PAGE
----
Champagne is the traditional New Year's Eve drink. But why? Until the French Revolution, most important occasions were marked by religious ceremonies. But after the Revolution, champagne replaced Holy Water as secular activities grew in popularity. The tradition of drinking champagne to mark celebrations originated in the royal courts of Europe prior to 1789, where the expensive drink was viewed as a status symbol. By the late nineteenth century, drinking champagne had become a world-wide symbol of celebration.
Since the Middle Ages, serving fish for New Year's has been popular. Cod was found in the Mediterranean, Scandinavia, North Africa and the Caribbean. Cod could be easily preserved with salt and with the Catholic Church's policy against red meat consumption on religious holidays, the fish became traditional for celebrations. Herring is eaten at midnight in Poland and Germany for good luck. The Swedish New Year feast is a smorgasbord with a variety of fish dishes. And, in Japan herring roe is consumed for fertility, shrimp is eaten for long life and dried sardines produce a good harvest when eaten for the New Year.
Whether you are preparing or enjoying the New Year's fish, you can easily remove fish stains.
At clock chimes at midnight, you must eat a grape with each chime to welcome in the New Year in Spain. In 1909, grape growers in the Alicante region of Spain initiated this practice to take care of a grape surplus. The idea spread to Portugal and to former Spanish and Portuguese colonies such as Venezuela, Cuba, Mexico, Ecuador and Peru. It is important to swallow all the grapes before the last stroke of midnight, however; Peruvians insist on taking in a 13th grape for good measure.
Each grape also represents the upcoming months. If the ninth grape is sour, September is going to be a tough month. Learn how to take care of any tough grape stains.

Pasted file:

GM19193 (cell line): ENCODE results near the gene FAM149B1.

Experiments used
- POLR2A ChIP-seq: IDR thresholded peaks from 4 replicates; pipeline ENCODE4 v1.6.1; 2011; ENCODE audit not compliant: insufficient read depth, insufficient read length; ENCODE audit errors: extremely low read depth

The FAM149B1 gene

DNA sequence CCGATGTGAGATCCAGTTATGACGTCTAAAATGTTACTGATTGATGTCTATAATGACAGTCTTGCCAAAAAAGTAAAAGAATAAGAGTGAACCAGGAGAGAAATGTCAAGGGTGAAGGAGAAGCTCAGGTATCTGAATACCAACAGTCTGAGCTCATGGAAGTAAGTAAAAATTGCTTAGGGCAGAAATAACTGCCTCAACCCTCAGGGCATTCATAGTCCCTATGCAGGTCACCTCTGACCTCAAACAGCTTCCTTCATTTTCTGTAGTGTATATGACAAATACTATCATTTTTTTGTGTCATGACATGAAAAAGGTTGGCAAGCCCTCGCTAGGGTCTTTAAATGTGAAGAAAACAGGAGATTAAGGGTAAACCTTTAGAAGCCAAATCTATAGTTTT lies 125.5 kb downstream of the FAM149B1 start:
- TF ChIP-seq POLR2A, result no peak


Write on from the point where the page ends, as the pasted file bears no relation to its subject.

As a Southern girl, every New Year's Day table had a big bowl of collard greens. If we ate those greens, we'd have a year of folded green dollars in our pockets. Cooked greens, including cabbage, collards, kale and chard, are eaten at New Year's in different countries as a symbol of economic fortune. The Danish eat stewed kale sprinkled with sugar and cinnamon while Germans consume sauerkraut (cabbage).
Most green vegetables don't cause tough stains but the seasonings that are added do. Learn how to take care of those oily stains and keep some green in your pocket.
In the Southern United States, it's traditional to eat black-eyed peas or cowpeas in a dish called hoppin' john. There are even those who believe in eating one pea for every day in the new year. This all traces back to the legend that during the Civil War, the town of Vicksburg, Mississippi, ran out of food while under attack. The residents fortunately discovered black-eyed peas and the legume was thereafter considered lucky.
Legumes including beans, peas, and lentils are also symbolic of money. Their small, seedlike appearance resembles coins that swell when cooked so they are consumed with financial rewards in mind. In Italy, it's customary to eat cotechino con lenticchie or sausages and green lentils, just after midnight—a particularly propitious meal because pork has its own lucky associations. Germans also partner legumes and pork, usually lentil or split pea soup with sausage. In Brazil, the first meal of the New Year is usually lentil soup or lentils and rice, and in Japan, the osechi-ryori, a group of symbolic dishes eaten during the first three days of the new year, includes sweet black beans.
Most legumes don't cause too many stains but when they are mixed with butter or oil, the stains will come.
The custom of eating pork on New Year's Day comes from the idea that pigs symbolize progress. Roast suckling pig is served for New Year's in Cuba, Spain, Portugal, Hungary and Austria. A variety of pork dishes such as pig's feet are enjoyed in Sweden while Germans feast on roast pork and sausages. In the United States, pork signifies a year of wealth and prosperity. Learn how to remove those lucky pork stains.